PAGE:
"So they dragged me away from the wall and two guys stepped behind my back. One of them held a rubber truncheon in his hand, a sort-of a stick for beating people. The other one had a piece of rope. They ordered me to bend over and then the beating started. Blows rained down on me from all sides. I have no idea how many times they struck me before I began to acoustically express myself. But then I thought to myself I would not let them derive any pleasure from the beating so I tried to keep it down as much as possible. Then they hogtied me which means that you had to bend over, put your arms behind your knees and they would handcuff you in this position. At first I thought: 'that's not too bad'. But after a while, the blood from your legs drains away and you start losing your balance. You're barely able to continue standing on your feet and you are in risk of falling down. You also sweat and the sweat drops down on the floor. The Gestapo man would come and tell me: 'that's nothing, it has to become a sea of sweat'. I began to sway like in a pendulum. I figured whether my head would hit the sink or the closet when I fall down. Finally, the Gestapo man came and unlocked the handcuffs. Then the real pain began. It hurts like hell when your heart pumps the blood back into your legs. It's as if a thousand tiny needles dipped into your flesh. So that really was a very special experience."
"They were using a lot of concrete there, a lot of construction was going on. They herded us on that site but didn't tell us what to do. I just stood and stared there which is always dangerous for an inmate. So I asked the elders what to do. They told me to get a plank and to run from point A to point B with that plank as quickly as I could. It had to look like someone is in great need of that plank right at that moment. Then, when nobody was looking, I was supposed to take a rest and then to repeat this over and over again. So for the next few days, I'd run around like a madman with a plank."
"I told these Scouts to give the Germans some tea if it got cold. One of the SS man finished his tea and asked whose mess tin it was. The boy who owned the mess tin was 15 years old and later on in the war, he became a pilot. He was a great guy. He said: 'mine'. The SS man looked inside the mess tin and complained that the mess tin was dirty. 'So go and wash it!', said the boy. I froze and waited for things to happen. The boy took the mess tin from the German and while he was firmly looking into his eyes, he threw it into the pond in a scorning manner. I had no idea what the German would do. He could have beaten him up or even shoot him. But he was apparently so perplexed that he didn't do anything."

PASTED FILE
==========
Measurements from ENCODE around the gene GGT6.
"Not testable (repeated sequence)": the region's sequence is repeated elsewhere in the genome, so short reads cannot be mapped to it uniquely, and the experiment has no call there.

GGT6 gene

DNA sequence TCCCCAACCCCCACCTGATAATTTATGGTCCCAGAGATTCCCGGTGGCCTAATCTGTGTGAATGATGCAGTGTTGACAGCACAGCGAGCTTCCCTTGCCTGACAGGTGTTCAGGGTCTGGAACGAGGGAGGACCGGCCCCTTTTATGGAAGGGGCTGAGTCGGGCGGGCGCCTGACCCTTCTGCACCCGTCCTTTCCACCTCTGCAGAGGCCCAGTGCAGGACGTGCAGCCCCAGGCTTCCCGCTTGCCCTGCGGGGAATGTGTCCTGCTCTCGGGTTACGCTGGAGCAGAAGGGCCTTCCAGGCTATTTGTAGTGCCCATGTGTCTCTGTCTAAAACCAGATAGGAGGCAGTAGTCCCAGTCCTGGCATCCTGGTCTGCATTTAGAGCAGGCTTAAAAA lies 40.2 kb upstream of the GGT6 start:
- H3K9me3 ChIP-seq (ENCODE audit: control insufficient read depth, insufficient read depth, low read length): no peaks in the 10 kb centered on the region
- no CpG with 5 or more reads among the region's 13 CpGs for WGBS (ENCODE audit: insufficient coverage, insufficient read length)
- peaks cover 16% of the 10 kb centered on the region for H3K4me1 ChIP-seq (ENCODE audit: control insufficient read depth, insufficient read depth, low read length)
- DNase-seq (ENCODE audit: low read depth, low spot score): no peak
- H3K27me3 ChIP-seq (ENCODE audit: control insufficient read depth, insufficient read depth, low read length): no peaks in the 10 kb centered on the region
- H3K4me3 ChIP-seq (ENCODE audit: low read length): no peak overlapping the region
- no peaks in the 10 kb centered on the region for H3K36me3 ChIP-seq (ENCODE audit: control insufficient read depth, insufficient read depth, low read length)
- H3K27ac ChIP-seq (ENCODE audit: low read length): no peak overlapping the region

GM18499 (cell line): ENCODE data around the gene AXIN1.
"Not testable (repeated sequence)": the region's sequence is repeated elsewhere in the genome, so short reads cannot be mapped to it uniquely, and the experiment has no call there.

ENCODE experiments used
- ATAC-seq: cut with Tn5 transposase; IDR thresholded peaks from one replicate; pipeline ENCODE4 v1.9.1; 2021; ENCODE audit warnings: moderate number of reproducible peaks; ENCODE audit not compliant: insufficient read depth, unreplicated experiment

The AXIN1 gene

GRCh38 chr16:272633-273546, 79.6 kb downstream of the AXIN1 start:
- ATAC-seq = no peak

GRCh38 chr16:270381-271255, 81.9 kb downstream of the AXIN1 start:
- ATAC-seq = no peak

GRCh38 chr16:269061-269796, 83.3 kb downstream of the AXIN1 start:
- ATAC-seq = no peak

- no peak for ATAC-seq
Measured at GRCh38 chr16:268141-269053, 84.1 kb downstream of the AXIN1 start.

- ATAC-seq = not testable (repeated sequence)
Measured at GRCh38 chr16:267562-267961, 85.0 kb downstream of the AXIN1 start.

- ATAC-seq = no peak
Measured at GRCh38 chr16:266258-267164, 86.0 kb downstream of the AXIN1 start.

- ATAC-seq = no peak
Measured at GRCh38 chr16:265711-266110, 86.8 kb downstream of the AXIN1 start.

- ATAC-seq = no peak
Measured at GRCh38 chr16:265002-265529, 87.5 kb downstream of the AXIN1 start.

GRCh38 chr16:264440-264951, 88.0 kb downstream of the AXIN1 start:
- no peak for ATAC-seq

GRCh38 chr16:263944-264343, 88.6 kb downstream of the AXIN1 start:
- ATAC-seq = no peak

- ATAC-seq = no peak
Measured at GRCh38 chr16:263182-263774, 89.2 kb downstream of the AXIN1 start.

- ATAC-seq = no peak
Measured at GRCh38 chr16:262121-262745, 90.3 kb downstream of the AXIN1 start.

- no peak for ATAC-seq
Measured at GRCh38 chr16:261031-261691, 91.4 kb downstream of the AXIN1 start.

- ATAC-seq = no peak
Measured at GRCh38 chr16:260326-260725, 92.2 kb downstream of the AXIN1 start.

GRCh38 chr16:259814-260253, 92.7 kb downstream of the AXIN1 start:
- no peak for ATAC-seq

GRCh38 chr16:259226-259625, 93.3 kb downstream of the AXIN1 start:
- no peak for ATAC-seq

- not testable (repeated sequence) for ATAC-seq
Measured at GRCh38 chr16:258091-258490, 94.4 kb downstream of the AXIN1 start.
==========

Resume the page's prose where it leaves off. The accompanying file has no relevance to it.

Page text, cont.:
Life is a game and Scouting gives rules to that game
František Wretzl, called Baron by his Scout nick name, was born at the dawn of the First Czechoslovak Republic in 1919. In the 1930s, he joined the Catholic Scout troop “Legio Angelica” of Pater Metod Klement”. In the autumn of 1938, he actively supported and aided Bohemian refugees fleeing from the Sudetenland. During the war, he got involved in the resistance movement being a member of the revolutionary Scout troops. For his resistance activities in the Scout, he was arrested by the Gestapo and interrogated for a month in the infamous so-called „pečkárna” (the Petschek Palace, which became the headquarters of the Prague Gestapo – note by the translator). Since August 1944 till April 1945, he was held imprisoned in Theresienstadt, later in Flossenbürg and Lengenfeld. He managed to escape from a death march and took part in the Prague uprising. After the war, he worked in foreign trade and packaging technologies. Currently, he’s a member of the Svojsík troop of honor.